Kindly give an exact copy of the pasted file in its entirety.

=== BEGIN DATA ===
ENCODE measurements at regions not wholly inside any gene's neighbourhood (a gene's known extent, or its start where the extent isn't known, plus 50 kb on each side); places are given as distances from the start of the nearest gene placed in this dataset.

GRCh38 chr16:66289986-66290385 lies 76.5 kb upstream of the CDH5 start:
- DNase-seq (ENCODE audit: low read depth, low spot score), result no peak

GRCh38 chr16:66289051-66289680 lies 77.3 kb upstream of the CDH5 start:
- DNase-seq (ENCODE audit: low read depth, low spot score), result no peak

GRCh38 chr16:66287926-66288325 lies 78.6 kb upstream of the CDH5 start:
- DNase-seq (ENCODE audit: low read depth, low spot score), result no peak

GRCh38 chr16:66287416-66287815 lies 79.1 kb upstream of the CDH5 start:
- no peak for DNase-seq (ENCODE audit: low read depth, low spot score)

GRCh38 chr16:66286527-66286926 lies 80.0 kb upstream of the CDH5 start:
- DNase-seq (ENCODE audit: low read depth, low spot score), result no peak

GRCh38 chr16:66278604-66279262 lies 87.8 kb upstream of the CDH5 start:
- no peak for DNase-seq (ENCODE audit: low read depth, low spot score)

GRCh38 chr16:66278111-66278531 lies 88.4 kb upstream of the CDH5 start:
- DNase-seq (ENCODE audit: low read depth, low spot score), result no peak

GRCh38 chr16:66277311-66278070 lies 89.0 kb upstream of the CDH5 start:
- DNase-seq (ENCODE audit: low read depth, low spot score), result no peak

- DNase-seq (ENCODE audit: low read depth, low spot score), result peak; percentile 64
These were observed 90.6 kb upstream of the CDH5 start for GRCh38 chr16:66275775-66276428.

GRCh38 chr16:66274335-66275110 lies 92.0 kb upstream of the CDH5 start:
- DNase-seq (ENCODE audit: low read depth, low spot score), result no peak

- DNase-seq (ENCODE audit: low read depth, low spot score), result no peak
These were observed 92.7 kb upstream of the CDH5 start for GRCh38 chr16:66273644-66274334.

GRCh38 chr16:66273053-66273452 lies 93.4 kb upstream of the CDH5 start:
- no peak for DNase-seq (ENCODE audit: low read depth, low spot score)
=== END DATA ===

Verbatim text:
ENCODE measurements at regions not wholly inside any gene's neighbourhood (a gene's known extent, or its start where the extent isn't known, plus 50 kb on each side); places are given as distances from the start of the nearest gene placed in this dataset.

GRCh38 chr16:66289986-66290385 lies 76.5 kb upstream of the CDH5 start:
- DNase-seq (ENCODE audit: low read depth, low spot score), result no peak

GRCh38 chr16:66289051-66289680 lies 77.3 kb upstream of the CDH5 start:
- DNase-seq (ENCODE audit: low read depth, low spot score), result no peak

GRCh38 chr16:66287926-66288325 lies 78.6 kb upstream of the CDH5 start:
- DNase-seq (ENCODE audit: low read depth, low spot score), result no peak

GRCh38 chr16:66287416-66287815 lies 79.1 kb upstream of the CDH5 start:
- no peak for DNase-seq (ENCODE audit: low read depth, low spot score)

GRCh38 chr16:66286527-66286926 lies 80.0 kb upstream of the CDH5 start:
- DNase-seq (ENCODE audit: low read depth, low spot score), result no peak

GRCh38 chr16:66278604-66279262 lies 87.8 kb upstream of the CDH5 start:
- no peak for DNase-seq (ENCODE audit: low read depth, low spot score)

GRCh38 chr16:66278111-66278531 lies 88.4 kb upstream of the CDH5 start:
- DNase-seq (ENCODE audit: low read depth, low spot score), result no peak

GRCh38 chr16:66277311-66278070 lies 89.0 kb upstream of the CDH5 start:
- DNase-seq (ENCODE audit: low read depth, low spot score), result no peak

- DNase-seq (ENCODE audit: low read depth, low spot score), result peak; percentile 64
These were observed 90.6 kb upstream of the CDH5 start for GRCh38 chr16:66275775-66276428.

GRCh38 chr16:66274335-66275110 lies 92.0 kb upstream of the CDH5 start:
- DNase-seq (ENCODE audit: low read depth, low spot score), result no peak

- DNase-seq (ENCODE audit: low read depth, low spot score), result no peak
These were observed 92.7 kb upstream of the CDH5 start for GRCh38 chr16:66273644-66274334.

GRCh38 chr16:66273053-66273452 lies 93.4 kb upstream of the CDH5 start:
- no peak for DNase-seq (ENCODE audit: low read depth, low spot score)